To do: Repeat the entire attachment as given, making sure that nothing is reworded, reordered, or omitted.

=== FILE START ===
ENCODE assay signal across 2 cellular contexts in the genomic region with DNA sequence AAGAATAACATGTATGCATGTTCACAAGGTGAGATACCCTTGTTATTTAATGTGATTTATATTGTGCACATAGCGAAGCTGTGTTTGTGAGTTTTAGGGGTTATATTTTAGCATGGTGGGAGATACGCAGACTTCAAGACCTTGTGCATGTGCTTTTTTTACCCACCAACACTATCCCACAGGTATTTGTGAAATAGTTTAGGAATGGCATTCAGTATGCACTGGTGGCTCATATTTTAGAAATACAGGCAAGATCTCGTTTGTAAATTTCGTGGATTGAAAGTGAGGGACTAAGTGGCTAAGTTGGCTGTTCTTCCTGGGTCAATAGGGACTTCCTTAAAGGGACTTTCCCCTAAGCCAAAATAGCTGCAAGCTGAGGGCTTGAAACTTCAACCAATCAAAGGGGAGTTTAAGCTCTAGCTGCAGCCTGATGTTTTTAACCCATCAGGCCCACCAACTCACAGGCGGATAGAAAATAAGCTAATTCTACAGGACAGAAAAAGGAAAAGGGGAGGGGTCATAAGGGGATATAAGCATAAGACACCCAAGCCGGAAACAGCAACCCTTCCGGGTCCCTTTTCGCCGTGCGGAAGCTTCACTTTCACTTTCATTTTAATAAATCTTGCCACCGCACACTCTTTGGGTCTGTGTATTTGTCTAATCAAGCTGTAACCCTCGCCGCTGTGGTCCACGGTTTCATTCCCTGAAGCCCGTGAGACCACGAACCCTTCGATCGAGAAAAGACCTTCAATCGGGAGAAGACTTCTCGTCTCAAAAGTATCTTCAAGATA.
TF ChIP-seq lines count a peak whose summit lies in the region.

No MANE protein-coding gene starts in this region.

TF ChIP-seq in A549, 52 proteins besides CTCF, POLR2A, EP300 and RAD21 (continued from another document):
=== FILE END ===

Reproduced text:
ENCODE assay signal across 2 cellular contexts in the genomic region with DNA sequence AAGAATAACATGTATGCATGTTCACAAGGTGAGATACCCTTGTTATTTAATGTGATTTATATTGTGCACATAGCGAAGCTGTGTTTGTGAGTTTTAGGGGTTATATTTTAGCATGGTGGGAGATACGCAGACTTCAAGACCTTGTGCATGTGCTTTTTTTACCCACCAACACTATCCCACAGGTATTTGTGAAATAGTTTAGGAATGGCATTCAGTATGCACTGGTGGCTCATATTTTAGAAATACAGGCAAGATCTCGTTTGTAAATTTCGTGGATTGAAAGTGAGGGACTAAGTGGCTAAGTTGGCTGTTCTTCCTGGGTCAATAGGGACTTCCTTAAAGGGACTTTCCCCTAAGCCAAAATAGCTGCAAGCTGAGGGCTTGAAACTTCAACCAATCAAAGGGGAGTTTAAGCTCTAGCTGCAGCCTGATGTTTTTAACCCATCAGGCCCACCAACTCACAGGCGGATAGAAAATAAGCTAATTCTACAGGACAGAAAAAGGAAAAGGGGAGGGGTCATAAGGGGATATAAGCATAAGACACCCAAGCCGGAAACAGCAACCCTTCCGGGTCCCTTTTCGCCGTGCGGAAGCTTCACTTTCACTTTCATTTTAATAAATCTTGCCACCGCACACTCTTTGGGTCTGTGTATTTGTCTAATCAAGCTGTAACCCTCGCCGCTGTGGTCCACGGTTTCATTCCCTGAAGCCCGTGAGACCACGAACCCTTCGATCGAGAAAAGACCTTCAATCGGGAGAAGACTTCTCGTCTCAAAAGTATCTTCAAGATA.
TF ChIP-seq lines count a peak whose summit lies in the region.

No MANE protein-coding gene starts in this region.

TF ChIP-seq in A549, 52 proteins besides CTCF, POLR2A, EP300 and RAD21 (continued from another document):